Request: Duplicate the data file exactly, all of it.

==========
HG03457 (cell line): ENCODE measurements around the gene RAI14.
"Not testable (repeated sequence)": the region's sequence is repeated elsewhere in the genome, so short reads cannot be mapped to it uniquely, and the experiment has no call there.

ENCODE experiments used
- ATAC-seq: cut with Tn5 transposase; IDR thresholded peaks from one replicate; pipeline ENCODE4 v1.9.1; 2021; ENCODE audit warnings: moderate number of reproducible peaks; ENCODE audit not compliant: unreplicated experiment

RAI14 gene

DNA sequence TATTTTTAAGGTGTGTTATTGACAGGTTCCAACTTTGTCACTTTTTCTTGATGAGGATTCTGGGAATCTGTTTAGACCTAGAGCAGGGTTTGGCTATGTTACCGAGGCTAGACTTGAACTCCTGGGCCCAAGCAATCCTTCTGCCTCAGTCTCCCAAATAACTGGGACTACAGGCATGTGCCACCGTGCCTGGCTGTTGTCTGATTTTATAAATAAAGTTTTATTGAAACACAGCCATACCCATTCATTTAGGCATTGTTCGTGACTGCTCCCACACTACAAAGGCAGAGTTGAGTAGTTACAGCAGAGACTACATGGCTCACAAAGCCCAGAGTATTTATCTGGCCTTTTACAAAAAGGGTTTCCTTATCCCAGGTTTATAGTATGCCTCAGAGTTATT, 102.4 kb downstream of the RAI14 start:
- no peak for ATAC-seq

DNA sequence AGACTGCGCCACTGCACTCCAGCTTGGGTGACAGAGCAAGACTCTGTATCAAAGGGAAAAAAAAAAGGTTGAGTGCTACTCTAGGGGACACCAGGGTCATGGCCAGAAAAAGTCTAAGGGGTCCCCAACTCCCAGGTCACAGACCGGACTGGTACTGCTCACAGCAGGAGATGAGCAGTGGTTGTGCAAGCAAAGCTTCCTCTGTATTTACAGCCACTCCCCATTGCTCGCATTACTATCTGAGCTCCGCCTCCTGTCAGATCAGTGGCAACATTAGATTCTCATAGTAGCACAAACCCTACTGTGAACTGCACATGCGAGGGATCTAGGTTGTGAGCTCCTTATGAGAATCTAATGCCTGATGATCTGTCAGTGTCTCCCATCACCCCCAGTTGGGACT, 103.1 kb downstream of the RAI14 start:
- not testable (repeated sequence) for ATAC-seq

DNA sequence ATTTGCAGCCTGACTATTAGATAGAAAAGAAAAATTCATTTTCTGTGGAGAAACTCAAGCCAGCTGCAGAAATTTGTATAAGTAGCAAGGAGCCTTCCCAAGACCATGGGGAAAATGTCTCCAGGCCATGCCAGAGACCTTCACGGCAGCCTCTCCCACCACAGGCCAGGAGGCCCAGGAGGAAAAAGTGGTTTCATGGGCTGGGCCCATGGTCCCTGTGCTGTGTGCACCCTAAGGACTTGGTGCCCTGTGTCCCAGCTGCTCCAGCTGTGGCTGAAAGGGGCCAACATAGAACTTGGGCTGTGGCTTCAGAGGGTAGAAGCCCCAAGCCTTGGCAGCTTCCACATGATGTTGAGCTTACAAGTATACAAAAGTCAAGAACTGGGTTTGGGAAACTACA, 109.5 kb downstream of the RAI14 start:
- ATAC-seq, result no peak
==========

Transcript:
HG03457 (cell line): ENCODE measurements around the gene RAI14.
"Not testable (repeated sequence)": the region's sequence is repeated elsewhere in the genome, so short reads cannot be mapped to it uniquely, and the experiment has no call there.

ENCODE experiments used
- ATAC-seq: cut with Tn5 transposase; IDR thresholded peaks from one replicate; pipeline ENCODE4 v1.9.1; 2021; ENCODE audit warnings: moderate number of reproducible peaks; ENCODE audit not compliant: unreplicated experiment

RAI14 gene

DNA sequence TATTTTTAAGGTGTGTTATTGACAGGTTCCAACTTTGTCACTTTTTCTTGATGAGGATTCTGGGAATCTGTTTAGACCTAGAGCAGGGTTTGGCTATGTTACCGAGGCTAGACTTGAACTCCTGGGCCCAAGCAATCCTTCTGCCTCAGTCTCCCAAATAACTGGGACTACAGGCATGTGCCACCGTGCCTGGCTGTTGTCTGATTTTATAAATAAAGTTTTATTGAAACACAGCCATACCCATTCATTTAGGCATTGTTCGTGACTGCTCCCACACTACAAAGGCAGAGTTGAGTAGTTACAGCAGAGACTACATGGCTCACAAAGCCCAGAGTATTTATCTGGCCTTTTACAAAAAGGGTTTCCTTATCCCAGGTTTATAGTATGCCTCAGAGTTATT, 102.4 kb downstream of the RAI14 start:
- no peak for ATAC-seq

DNA sequence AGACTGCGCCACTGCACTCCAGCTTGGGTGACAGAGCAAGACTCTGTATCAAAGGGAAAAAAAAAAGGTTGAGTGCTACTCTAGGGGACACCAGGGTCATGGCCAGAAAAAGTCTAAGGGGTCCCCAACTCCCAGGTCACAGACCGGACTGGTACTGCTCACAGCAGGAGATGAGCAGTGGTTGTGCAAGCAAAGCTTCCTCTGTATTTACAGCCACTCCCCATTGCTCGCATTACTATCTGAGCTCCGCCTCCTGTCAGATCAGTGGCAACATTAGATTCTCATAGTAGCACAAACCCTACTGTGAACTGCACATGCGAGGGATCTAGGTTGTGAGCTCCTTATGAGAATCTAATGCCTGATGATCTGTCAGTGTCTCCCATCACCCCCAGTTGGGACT, 103.1 kb downstream of the RAI14 start:
- not testable (repeated sequence) for ATAC-seq

DNA sequence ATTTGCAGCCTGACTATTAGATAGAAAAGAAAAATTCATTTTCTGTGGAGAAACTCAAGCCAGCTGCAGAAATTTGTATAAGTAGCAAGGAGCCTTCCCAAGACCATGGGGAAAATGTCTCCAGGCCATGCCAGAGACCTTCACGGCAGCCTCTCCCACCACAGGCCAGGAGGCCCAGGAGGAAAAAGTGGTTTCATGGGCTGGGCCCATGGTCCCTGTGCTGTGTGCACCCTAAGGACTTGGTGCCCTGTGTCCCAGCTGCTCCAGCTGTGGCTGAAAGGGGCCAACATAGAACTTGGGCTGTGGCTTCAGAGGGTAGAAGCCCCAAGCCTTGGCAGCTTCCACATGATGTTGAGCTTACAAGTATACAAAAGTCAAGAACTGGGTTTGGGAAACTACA, 109.5 kb downstream of the RAI14 start:
- ATAC-seq, result no peak